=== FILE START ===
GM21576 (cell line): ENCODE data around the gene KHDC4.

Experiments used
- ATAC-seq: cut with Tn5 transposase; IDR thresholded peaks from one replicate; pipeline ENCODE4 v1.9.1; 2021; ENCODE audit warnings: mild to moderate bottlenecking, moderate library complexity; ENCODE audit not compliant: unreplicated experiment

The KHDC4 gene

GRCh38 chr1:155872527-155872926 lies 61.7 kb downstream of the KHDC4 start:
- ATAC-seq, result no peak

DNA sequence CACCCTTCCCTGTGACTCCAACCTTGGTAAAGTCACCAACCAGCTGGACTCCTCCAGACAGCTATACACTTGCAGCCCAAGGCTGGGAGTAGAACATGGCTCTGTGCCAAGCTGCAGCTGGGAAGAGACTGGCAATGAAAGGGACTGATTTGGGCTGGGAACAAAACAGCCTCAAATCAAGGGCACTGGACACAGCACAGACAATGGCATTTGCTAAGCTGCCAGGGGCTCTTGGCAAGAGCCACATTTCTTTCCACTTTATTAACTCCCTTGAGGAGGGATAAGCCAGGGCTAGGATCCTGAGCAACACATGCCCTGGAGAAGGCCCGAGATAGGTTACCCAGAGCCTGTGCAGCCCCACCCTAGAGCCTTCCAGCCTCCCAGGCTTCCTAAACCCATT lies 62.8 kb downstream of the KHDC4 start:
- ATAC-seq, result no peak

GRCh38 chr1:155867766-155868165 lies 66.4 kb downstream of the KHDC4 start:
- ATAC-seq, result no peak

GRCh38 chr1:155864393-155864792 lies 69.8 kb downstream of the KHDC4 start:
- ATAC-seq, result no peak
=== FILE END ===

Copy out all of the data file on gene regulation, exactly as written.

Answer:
GM21576 (cell line): ENCODE data around the gene KHDC4.

Experiments used
- ATAC-seq: cut with Tn5 transposase; IDR thresholded peaks from one replicate; pipeline ENCODE4 v1.9.1; 2021; ENCODE audit warnings: mild to moderate bottlenecking, moderate library complexity; ENCODE audit not compliant: unreplicated experiment

The KHDC4 gene

GRCh38 chr1:155872527-155872926 lies 61.7 kb downstream of the KHDC4 start:
- ATAC-seq, result no peak

DNA sequence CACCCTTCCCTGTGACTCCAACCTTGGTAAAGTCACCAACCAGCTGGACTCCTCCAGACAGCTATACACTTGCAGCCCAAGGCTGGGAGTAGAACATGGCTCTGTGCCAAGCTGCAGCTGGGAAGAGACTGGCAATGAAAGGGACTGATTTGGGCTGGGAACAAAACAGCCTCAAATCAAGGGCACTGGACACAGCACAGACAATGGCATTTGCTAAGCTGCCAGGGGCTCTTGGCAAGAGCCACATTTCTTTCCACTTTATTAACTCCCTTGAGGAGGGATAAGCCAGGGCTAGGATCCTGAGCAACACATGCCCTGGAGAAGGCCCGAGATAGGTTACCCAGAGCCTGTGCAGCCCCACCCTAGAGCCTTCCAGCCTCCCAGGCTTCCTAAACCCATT lies 62.8 kb downstream of the KHDC4 start:
- ATAC-seq, result no peak

GRCh38 chr1:155867766-155868165 lies 66.4 kb downstream of the KHDC4 start:
- ATAC-seq, result no peak

GRCh38 chr1:155864393-155864792 lies 69.8 kb downstream of the KHDC4 start:
- ATAC-seq, result no peak